Cresting the ridge we had just walked up, a carpet of aloes and flat top acacia’s cascades into the retreating valley below. The last half hour had been nothing short of exciting.
We are on our last and final visit of a series of four bird monitoring sessions on a proposed wind farm in the Karoo. We were busy with a pair of walked transects, the first of which was normally unproductive and boring.
The morning had started off cold and overcast with a light north breeze. The first 600m had been quiet as usual with barely a few Eastern Clapper Lark’s and the odd Neddicky making an appearance for our records.
To be honest, the reason that we did the walk was for the end point, a precipice that plunged into a hidden valley. A valley with all the mystique and enigma of the Karoo prior to settlement by European settlement for mutton farming.
This was the lip of a valley at which we finished our first walked transect on, to spend an indulgent half hour soaking up the ambience. A chorus of bird song more remeniscent of sub tropical forests bubbles up. On each of our visits a shrill whistle has signalrd the alarm call of the resident Mountain Rheebuck which frequent the upper reaches, their bobbing white tails threading through the cluster of trees and cabbage trees as they flee from us. So it was with this end in sight that we plodded on with the walk.
And then it happened. A Rock Pipit called to the east. Half way through a lazy arc searching for the Pipit, I noticed the grass start moving through my field of vision. A small sandy coloured furry critter gliding up the slope. Not a hare. And then recognition dawned – an Aardwolf, an elusive termite eating mammal which had evaded us on our previous visits. Here, no less than 50m away, we got the clearest view in our lives. With the Aardwolf safetly out of sight, we edged forward to see if there was a burrow opening close to the initial location that we saw it. Cautiously moving forward, we crossed a small erosion gully and approached the only shrub near a termite mound. Nestled in a collapsed hole at the base of the shrub were the intact skeletal remains of a small mammal. A few steps further was a minute burrow opening. At first glance we were both convinced that it was too small for an Aardwolf. Stooping down to check for spoor we found strands of mottled hair and a depression indicating that something had been resting in front of the burrow. Without a doubt the hairs indicated that this was indeed the burrow of the Aardwolf. This was a moment to cherish, for both of us the most comprehensive encounter with this rare and elusive species.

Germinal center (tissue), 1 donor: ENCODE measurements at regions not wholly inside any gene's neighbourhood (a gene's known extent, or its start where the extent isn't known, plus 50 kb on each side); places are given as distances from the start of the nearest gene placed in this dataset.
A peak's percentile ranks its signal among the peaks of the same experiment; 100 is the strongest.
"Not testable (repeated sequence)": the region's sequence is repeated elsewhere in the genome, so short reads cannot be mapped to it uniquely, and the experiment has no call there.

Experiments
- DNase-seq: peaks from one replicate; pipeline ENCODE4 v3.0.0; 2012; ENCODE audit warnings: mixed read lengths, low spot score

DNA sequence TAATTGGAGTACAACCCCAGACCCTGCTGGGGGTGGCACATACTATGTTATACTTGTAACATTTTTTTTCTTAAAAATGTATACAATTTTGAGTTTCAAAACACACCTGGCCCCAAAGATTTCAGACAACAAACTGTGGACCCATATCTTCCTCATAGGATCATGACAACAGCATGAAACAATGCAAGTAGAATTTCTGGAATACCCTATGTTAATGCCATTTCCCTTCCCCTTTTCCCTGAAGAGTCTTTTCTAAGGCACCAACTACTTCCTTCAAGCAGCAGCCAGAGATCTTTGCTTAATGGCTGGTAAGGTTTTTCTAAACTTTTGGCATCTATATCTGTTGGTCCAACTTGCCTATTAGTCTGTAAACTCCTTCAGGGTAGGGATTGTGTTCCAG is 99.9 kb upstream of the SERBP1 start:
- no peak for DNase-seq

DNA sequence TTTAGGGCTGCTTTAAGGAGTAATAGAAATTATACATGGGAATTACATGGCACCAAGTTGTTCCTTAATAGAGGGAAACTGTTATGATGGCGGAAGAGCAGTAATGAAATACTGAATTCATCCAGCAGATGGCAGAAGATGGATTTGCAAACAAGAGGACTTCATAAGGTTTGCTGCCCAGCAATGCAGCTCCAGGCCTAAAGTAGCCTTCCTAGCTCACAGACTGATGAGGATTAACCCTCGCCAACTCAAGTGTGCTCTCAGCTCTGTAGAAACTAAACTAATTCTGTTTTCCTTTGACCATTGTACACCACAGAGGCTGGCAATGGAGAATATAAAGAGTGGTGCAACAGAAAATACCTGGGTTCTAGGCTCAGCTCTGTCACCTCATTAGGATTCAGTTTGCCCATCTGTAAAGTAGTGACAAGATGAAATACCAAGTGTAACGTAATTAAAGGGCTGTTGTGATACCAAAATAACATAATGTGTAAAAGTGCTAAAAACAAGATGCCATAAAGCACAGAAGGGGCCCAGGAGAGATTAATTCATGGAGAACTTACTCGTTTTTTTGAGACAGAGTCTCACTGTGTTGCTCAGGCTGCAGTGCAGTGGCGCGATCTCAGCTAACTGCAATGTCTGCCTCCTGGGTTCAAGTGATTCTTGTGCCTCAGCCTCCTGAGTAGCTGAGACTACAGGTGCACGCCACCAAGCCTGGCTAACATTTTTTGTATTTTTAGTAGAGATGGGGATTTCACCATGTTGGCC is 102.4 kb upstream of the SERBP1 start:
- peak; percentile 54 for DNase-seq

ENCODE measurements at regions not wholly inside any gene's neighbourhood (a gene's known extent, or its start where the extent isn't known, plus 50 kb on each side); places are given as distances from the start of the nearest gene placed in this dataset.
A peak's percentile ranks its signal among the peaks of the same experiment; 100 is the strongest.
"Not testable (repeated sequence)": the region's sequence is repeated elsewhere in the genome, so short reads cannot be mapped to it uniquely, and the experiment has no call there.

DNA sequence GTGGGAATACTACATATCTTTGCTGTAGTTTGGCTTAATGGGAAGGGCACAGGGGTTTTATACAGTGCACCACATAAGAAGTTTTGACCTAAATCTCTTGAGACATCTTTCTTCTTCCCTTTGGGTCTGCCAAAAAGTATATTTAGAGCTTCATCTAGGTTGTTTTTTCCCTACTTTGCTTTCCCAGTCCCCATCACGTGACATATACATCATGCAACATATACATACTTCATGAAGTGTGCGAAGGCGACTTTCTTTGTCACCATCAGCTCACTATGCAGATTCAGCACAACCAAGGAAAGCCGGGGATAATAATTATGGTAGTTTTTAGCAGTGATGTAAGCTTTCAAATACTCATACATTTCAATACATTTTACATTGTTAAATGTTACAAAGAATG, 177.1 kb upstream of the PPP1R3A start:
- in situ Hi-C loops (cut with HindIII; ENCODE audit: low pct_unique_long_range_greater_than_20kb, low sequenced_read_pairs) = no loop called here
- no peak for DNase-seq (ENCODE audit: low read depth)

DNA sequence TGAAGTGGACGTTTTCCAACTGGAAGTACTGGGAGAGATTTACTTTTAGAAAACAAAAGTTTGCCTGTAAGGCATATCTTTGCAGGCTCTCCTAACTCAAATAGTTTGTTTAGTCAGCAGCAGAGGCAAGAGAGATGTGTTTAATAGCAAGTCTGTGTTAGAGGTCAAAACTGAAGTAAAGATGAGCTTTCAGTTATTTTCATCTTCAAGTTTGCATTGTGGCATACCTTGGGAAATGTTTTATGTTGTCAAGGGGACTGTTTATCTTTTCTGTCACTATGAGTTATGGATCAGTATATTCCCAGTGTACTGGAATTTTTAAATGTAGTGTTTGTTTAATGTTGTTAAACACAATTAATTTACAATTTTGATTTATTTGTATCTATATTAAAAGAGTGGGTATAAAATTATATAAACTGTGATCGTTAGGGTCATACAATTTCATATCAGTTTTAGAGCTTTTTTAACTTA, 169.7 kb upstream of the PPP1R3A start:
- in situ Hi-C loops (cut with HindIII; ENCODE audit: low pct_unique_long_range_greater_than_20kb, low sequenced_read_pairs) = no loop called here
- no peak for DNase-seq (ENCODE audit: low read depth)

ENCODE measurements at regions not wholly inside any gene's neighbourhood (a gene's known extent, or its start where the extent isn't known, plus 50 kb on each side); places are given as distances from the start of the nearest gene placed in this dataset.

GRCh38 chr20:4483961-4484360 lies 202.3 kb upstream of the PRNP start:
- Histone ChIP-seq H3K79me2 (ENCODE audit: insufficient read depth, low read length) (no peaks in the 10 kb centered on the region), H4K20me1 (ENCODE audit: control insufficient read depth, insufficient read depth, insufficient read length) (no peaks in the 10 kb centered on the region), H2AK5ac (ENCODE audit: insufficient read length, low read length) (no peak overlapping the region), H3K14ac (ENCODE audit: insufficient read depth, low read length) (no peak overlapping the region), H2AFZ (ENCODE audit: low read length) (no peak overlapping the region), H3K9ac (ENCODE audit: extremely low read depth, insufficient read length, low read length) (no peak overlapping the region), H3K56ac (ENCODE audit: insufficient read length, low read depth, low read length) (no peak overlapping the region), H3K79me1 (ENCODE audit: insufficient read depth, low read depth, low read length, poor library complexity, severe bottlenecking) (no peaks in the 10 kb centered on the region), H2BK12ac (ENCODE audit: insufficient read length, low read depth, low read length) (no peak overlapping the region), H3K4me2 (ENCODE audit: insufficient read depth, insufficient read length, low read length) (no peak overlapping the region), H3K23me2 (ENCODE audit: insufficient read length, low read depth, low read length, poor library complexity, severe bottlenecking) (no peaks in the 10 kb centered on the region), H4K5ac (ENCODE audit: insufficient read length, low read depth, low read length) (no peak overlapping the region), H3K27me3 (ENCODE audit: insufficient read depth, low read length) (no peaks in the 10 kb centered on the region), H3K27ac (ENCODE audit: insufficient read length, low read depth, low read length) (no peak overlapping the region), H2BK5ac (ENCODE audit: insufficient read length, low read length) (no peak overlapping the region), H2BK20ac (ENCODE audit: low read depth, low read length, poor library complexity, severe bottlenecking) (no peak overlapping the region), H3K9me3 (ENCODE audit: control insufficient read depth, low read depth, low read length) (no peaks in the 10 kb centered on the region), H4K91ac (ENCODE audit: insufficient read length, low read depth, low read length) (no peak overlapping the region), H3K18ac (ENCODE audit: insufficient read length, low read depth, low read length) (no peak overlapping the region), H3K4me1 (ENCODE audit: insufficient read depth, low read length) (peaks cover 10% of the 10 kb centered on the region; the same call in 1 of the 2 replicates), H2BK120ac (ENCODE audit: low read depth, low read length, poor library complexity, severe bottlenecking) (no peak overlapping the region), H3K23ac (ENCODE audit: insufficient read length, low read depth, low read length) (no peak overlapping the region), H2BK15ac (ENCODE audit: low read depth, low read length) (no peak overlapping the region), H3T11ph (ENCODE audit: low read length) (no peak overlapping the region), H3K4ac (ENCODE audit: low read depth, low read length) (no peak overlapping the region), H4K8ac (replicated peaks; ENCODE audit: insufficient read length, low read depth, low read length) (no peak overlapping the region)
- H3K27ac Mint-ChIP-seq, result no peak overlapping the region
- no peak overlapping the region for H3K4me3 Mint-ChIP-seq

Continuing to the precipice, the thrill was still coursing through our mind, complimented by the burbling avian chorus erupting from the secret valley below.
Inspired, we started with the second walk, scarcely covering 100m before we stumbled across a newly excavated burrow. A closer inspection yeilded more Aardwolf hairs. How could we not have seen it before? Saving the location on the GPS, we moved on.
The next 600m of the transect was uneventful before reaching the crest of the hill. To the east of the carpet of aloes, in a small meadow, stood a Mountain Rheebuck, oblivious to our arrival. Dropping down from the skyline our course headed directly to the meadow.
Pausing en route to record birds, a quick scan of the meadow confirmed that the Rheebuck had moved off. Still focused on the scene, a termite mound moved, or rather something moved from behind a termite mound. Not one, but two Bat Eared Foxes, out in broad daylight. A privilege indeed, these small mammalian insectivores feed primarily on termites. Crepuscular by nature, it is rare to see them out during mid morning and even more unusual to see them so closely on foot.
So as two nature lovers and birders from the Garden Route, we sat down and watched as the Bat Eared Foxes foraged, their large ears scouting for scurrying termites beneath the ground before they pounced amid a bout of frantic digging to unearth all potential morsels.
For a moment science could wait as we basked in the pleasure of having seen two of Africa’s more elusive nocturnal mammals, all in the space of half an hour.
Moments Amanda and I will cherish forever.